Although Buckner received a lot of media attention for his impromptu contest judging, he had never met Erving prior to the ABA Reunion. Buckner explains how he finally got to share a moment with Erving after waiting more than 20 years: "I got introduced to Fatty Taylor. I knew that he was a former ABA player and I was working with him to help promote and sell tickets for the ABA Reunion Party and he said that he would make sure to introduce me to Dr. J and let him see the cards and pictures that I saved for 20 years."
Buckner has a lot more in his collection than just his hand made signs and the 1984 Slam Dunk Contest press clippings: "I have some cards. I have pictures. I have basketballs. I like to collect the red, white and blue balls from the three point contest. I have probably five or six of those, plus an ABA basketball." Not surprisingly, Erving is his all-time favorite player. Among active players Buckner likes Earl Boykins and Carmelo Anthony.
The night before Buckner met Erving he got his picture taken with Magic Johnson during one of the many All-Star events that were held in downtown Denver. Buckner says, "Now I have pictures of the two players I idolized."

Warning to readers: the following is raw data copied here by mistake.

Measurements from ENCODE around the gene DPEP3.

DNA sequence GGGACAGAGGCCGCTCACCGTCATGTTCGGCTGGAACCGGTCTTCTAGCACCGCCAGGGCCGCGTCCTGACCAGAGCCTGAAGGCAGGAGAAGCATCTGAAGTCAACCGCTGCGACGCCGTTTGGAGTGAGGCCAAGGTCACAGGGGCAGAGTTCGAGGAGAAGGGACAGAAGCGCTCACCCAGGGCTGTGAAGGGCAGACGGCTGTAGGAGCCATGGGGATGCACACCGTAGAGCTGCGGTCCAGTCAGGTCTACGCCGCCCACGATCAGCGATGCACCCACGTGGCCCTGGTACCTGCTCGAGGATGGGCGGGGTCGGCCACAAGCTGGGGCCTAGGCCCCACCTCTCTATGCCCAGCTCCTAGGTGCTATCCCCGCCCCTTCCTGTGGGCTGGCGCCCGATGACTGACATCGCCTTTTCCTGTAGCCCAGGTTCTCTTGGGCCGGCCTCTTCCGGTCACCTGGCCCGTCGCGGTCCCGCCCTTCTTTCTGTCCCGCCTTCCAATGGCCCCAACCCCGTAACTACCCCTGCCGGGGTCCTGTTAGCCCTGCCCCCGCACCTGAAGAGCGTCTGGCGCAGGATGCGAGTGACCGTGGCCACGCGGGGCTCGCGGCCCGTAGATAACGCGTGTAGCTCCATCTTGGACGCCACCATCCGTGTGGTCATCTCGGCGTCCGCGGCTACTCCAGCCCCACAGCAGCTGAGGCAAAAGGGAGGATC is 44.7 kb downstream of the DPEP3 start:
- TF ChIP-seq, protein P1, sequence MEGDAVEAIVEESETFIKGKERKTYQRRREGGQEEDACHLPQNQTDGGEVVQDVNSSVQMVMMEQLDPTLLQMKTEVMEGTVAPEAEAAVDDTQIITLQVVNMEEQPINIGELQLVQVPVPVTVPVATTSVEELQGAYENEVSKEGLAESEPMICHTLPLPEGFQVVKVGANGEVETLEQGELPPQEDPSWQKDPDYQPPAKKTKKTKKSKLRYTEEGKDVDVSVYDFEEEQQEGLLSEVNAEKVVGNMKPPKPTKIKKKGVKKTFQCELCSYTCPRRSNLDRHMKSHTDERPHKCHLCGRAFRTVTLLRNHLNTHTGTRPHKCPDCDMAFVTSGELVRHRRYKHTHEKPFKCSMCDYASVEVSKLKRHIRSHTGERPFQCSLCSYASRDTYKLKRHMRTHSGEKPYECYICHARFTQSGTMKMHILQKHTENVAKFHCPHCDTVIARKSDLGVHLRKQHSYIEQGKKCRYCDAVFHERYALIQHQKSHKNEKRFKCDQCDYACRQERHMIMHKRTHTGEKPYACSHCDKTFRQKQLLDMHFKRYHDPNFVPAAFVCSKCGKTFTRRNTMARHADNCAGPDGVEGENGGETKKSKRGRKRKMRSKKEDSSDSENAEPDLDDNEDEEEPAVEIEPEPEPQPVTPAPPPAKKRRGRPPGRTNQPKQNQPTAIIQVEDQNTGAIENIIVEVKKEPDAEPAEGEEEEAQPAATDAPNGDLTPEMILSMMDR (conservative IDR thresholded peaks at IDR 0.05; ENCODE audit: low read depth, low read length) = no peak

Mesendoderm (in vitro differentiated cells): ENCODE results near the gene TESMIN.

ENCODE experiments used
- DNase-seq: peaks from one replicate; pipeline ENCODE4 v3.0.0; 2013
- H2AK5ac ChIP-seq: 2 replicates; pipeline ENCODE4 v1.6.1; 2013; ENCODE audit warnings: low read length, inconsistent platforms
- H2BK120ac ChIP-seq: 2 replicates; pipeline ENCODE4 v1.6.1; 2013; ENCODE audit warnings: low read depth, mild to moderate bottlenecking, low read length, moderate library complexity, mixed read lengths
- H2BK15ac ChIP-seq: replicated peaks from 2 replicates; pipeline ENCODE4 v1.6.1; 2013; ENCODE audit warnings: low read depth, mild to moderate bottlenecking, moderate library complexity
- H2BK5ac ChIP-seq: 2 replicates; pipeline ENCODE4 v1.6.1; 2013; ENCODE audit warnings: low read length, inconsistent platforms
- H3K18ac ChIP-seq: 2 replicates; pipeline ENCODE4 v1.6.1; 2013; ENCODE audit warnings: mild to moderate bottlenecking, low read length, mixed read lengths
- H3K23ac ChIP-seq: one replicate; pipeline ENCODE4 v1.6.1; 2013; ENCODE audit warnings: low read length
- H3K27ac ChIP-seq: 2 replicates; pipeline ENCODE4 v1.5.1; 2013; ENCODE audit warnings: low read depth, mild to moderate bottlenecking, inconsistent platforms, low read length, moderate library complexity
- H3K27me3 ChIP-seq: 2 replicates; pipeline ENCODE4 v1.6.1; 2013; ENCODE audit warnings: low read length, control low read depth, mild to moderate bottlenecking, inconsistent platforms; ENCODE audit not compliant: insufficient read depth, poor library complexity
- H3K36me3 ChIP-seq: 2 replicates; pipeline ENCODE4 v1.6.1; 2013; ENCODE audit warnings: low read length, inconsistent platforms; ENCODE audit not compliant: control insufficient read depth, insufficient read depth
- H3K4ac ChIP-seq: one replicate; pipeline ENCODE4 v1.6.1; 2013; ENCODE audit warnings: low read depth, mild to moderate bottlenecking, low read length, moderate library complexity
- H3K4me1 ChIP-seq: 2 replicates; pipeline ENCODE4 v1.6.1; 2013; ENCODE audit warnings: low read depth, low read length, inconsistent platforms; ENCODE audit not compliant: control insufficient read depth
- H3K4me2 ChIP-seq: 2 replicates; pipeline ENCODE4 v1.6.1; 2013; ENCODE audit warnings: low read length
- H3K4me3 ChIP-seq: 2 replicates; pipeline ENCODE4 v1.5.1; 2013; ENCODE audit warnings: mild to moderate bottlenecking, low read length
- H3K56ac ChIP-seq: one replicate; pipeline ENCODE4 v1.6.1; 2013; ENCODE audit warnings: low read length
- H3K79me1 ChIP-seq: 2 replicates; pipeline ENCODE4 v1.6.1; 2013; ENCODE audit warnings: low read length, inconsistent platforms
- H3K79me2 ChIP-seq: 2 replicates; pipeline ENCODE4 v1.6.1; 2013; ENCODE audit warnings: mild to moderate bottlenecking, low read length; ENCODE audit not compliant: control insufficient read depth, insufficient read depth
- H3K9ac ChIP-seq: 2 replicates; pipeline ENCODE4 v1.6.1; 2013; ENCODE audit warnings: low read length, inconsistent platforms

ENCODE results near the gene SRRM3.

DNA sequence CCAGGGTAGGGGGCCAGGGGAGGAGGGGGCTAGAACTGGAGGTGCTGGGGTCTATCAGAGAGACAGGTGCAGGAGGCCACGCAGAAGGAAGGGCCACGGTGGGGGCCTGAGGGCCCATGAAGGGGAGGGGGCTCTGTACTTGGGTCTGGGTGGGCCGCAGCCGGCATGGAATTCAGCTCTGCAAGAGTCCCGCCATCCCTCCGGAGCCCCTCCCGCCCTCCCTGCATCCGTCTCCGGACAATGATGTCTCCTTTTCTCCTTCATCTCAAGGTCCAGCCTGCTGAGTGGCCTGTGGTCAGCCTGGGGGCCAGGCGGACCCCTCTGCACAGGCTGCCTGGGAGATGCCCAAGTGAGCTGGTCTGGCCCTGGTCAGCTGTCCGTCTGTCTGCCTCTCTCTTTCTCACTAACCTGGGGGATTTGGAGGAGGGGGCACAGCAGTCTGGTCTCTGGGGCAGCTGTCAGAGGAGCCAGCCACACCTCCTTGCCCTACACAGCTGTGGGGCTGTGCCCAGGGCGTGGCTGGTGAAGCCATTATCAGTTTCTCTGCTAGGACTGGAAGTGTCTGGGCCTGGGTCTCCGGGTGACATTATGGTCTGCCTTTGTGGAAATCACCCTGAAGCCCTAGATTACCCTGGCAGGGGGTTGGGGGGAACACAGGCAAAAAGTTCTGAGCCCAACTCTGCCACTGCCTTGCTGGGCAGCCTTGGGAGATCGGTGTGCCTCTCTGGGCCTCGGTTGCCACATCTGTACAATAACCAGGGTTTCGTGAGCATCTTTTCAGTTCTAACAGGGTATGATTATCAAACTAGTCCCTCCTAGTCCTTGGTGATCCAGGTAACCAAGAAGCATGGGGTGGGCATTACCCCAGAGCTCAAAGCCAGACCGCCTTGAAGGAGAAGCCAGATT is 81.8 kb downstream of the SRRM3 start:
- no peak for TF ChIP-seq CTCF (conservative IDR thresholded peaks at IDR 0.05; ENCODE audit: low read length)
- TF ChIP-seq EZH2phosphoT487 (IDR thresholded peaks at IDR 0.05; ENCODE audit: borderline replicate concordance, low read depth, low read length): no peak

Most of the ABA players genuinely seemed to enjoy interacting with the fans and signing autographs. While he took his turn doing the Lelands signing, four-time All-ABA guard Mack Calvin spoke about what it means to him, as a former Denver Nugget, to participate in an ABA Reunion in Denver: "I think that what is important and special about it is that the ABA players—Doc and Gervin and all the guys—have always been a unit. There has always been some camaraderie; we are like a family. I think that this exemplifies the overall attitude for over 30 years. It is an opportunity for guys to sign a few balls, make a few bucks and be excited about being here. We are family. The ABA guys are like a family. We had to stick together in order to survive."
Calvin added that he has participated in other signings and card shows and has enjoyed the experience. He is very grateful for the opportunities bestowed upon him as a result of playing professional basketball: "I've just been very fortunate and blessed to have been given the gifts of the physical abilities to play this game and to meet the wonderful people that I’ve met. I thank God for that."
The NBA brought back all of the original 1976 ABA Slam Dunk Contest participants—winner Julius Erving, runner-up David Thompson, George Gervin, Larry Kenon and Artis Gilmore—as judges for the 2005 Slam Dunk Contest. After the Friday Lelands signing, Gervin took a moment to reflect on how far things have progressed from 1976: "I think that it’s fantastic, man. Carl Scheer and Angelo Drossos had a vision—I wish Angelo were here today to see what his vision has become. They wanted to add some entertainment to the game and they did. It's 30 years later and players are dunking and shooting three pointers and taking All-Star Weekend to another level."
I took these two photos at the Lelands basketball signing on Friday of All-Star Weekend 2005. The first photo features Moses Malone and Julius Erving, while the second photo shows Erving signing several items for Branio Buckner:
posted by David Friedman @ 1:02 AM